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Survey: Majority of Providers Predict Success for New Generic Drug Company, Project Rx

May 25, 2018
by Heather Landi
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Back in January, four health systems, in consultation with the U.S. Department of Veterans Affairs (VA), announced a collaboration to develop a new, not-for-profit generic drug company with the aim of making generic medications more available and more affordable for patients and bringing more competition to the generic drug market.

A recent survey from Reaction Data, a market research firm focused on the healthare and life sciences industries, has found that 90 percent of hospitals and clinics said they would become a customer of this new drug company.

Salt Lake City-based Intermountain Healthcare is leading a collaboration with St. Louis-based Ascension, SSM Health, a health system also based in St. Louis, and Trinity Health, a health system based in Livonia, Michigan, along with the VA to develop the new nonprofit generic drug company, called Project Rx. The five organizations represent more than 450 hospitals around the U.S.

In the press release issued back in January, health system officials said the new company intends to be an FDA-approved manufacturer and will either directly manufacture generic drugs or sub-contract manufacturing to reputable contract manufacturing organizations. The health system officials state that the new company will “provide patients an affordable alternative to products from generic drug companies whose capricious and unfair pricing practices are damaging the generic drug market and hurting consumers.”

Reaction Data surveyed 700 key decision-makers in the provider, payer, and pharmaceutical industries to gauge what impact they thought Project Rx, as it’s called, would have on the healthcare industry. The report reflects responses from executives from 605 provider organizations, 91 big pharma and 53 payers.

While 60 percent of providers were unaware of the venture, when asked if it will be a success, the responses were overwhelmingly positive. Sixty-nine percent of providers believe the new venture will be successful, while 58 percent of payers expressed optimism.

Respondents also were asked if they think other hospitals will follow suit Among providers, 77 percent said they believe other hospitals will become customers of the new drug company. Among payers, only 63 percent think other hospitals will follow suit.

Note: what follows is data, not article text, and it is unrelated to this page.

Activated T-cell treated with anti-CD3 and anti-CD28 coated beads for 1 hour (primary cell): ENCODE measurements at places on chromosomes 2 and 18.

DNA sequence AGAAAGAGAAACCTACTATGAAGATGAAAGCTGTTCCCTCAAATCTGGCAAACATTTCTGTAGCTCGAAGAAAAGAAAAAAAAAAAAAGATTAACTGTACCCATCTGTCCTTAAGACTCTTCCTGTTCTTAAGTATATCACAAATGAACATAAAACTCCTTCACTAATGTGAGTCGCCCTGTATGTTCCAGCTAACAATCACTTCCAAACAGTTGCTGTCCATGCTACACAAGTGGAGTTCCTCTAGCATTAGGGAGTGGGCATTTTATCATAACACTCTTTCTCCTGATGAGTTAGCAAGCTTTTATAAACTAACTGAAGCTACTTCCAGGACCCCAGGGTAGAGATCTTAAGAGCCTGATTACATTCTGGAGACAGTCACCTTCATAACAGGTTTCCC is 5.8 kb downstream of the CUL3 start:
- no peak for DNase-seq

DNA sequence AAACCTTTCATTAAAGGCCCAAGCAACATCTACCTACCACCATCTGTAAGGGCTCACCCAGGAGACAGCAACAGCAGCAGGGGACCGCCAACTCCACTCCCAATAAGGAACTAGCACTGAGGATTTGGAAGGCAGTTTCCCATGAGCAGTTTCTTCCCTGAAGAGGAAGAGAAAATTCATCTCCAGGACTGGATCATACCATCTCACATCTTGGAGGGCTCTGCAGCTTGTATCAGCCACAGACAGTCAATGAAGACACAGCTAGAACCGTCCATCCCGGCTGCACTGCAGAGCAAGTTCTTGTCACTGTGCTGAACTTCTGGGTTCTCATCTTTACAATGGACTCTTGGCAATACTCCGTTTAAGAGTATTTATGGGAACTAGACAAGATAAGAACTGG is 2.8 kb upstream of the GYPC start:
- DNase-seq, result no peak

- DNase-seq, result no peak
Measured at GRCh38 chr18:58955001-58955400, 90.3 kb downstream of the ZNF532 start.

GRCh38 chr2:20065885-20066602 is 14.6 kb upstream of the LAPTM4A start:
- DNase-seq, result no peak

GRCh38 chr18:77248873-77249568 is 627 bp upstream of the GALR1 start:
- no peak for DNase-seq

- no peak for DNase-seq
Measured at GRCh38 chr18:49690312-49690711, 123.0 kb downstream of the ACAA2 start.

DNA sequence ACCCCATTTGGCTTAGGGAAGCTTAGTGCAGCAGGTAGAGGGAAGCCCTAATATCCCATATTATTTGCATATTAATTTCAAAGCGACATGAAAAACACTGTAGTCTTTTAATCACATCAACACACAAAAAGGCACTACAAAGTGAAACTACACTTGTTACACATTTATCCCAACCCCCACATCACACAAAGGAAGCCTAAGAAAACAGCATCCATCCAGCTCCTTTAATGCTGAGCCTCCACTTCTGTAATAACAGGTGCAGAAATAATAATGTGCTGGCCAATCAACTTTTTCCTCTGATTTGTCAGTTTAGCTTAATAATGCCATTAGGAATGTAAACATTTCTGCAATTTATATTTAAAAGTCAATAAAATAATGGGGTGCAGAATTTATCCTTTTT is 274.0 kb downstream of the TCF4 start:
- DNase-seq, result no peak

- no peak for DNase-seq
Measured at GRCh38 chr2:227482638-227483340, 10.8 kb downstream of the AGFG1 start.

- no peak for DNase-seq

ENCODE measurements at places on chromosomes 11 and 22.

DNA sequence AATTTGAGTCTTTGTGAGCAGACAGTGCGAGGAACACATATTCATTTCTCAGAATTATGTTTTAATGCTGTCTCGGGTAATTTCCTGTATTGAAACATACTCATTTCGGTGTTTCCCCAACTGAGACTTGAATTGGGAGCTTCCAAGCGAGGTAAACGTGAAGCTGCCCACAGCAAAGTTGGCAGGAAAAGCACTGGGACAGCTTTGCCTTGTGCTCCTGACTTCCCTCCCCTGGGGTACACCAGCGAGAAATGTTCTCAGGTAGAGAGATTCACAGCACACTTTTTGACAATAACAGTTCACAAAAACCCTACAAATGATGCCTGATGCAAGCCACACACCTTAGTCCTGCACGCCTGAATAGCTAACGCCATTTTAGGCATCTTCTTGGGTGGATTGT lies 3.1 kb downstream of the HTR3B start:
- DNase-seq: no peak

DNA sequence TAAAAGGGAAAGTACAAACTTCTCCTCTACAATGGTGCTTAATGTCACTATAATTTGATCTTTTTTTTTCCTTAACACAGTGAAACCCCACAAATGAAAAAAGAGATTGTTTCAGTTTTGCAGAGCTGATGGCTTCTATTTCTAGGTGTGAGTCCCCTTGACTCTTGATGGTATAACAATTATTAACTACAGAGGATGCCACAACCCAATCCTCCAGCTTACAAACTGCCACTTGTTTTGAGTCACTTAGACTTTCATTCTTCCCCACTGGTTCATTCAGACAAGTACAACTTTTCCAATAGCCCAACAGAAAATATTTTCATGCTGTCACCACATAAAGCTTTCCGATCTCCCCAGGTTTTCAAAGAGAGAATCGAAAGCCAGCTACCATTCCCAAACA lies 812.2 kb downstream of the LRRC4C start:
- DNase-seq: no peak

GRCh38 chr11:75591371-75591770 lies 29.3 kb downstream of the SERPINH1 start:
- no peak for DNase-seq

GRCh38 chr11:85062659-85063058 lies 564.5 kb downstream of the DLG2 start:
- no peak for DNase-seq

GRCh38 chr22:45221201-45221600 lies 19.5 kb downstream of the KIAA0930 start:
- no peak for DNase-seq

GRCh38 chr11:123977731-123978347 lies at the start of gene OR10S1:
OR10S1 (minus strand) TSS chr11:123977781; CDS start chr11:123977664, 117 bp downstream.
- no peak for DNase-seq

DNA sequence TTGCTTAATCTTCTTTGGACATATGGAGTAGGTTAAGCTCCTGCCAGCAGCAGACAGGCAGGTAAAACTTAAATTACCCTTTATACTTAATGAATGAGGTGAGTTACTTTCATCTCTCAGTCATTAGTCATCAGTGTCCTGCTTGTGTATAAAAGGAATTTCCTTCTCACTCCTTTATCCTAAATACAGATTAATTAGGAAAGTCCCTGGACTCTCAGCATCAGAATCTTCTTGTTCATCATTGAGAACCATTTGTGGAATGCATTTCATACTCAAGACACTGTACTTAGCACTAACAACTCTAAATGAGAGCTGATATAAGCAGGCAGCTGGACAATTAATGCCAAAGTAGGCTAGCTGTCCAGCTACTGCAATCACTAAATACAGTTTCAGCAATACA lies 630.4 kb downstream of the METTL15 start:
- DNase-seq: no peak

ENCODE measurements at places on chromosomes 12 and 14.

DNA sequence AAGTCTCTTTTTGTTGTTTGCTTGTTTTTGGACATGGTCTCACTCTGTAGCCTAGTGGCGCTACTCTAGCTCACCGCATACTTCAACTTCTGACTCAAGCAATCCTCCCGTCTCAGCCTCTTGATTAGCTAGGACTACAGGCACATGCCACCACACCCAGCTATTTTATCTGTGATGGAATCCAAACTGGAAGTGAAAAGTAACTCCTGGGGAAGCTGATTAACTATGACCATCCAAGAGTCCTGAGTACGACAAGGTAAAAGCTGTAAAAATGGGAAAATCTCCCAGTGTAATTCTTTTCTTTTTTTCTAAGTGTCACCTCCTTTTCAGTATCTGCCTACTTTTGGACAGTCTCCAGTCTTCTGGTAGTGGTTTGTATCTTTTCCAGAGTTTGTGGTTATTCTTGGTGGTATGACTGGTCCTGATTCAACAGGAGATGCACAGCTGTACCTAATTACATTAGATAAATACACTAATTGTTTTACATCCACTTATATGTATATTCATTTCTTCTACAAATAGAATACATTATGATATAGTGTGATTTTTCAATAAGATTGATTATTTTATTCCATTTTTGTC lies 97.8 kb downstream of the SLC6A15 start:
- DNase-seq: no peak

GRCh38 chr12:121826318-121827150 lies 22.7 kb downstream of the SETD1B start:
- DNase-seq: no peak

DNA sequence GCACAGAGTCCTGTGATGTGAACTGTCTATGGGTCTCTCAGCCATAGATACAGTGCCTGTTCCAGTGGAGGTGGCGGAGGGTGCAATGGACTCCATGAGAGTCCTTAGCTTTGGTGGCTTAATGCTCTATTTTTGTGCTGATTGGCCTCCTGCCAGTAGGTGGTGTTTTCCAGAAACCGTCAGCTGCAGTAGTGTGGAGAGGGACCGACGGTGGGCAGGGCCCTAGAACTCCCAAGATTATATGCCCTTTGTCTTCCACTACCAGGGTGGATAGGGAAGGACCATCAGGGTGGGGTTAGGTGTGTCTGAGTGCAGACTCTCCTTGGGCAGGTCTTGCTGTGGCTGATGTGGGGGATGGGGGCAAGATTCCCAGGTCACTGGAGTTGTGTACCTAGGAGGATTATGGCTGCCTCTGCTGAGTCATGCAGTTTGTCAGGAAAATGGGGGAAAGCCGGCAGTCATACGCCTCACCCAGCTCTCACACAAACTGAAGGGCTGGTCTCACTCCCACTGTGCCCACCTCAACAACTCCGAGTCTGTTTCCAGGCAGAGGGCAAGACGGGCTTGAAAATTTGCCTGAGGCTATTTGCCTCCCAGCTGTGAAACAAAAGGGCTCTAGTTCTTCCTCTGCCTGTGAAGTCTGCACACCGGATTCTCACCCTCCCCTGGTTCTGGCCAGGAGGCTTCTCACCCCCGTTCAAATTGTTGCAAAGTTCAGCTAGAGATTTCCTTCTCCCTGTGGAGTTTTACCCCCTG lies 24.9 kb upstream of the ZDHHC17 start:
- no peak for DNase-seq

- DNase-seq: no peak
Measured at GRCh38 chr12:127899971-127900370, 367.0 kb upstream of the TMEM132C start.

According to the report, prescription drug prices are rising at an alarming rate. In 2016, total drug costs went up about three times the rate for other goods and services, according to the U.S. Department of Labor. About 20 percent of generics have had price hikes of at least 100 percent between 2013 and 2017, according to analysis by the Drug Channels Institute.

The survey also gauges healthcare executives’ attitudes of big pharma. Seventy percent providers have a negative attitude of big pharma, 11 percent are neutral and 19 percent have a positive attitude, according to the survey. Of those respondents who had positive feelings toward pharmaceutical companies, R&D appears to be the key.

“The willingness of providers to open their arms to Project Rx likely lies in the general negative attitude toward big pharma,” the report states, noting that when asked about the current market as it relates to the existing pharma industry, one provider responded, “I think they are out to make large profit for investors even if it hurts patients. They are self-serving. They spend large amounts of money lobbying the government for their own ends, not those of patients.”

The majority of pharmaceutical executives (72 percent) said they don’t feel this poses any real threat to the industry. Asked about their attitude towards Project Rx, 22 percent of pharmaceutical executives have a positive attitude, 49 percent have a negative opinion and 29 percent are neutral. One pharma exec said, “Their money would be better spent in negotiations with current generic drug manufacturers.”

When respondents were asked about the motivation behind the development of Project Rx, the vast majority alluded to reducing drug prices (81 percent), reducing the cost of care (71 percent) and increasing the supply of drugs (61 percent). Sixty percent of respondents cited having better control of the healthcare value chain. Also, 45 percent cited “force pharmaceutical companies to change” and 9 percent said “accelerate the move to personalized medicine.”

The report also notes that Project Rx faced both challenges and opportunities as it enters the pharma space. Participants in the survey expressed concerns about whether the new company would be able to focus on the right generics and their ability to scale. “Combined with gag clauses, clawbacks, and drug patents, Project Rx certainly faces an uphill battle,” the report stated. However, with the general negativity toward the pharmaceutical industry, the new venture may have the wind at its back, the report notes.

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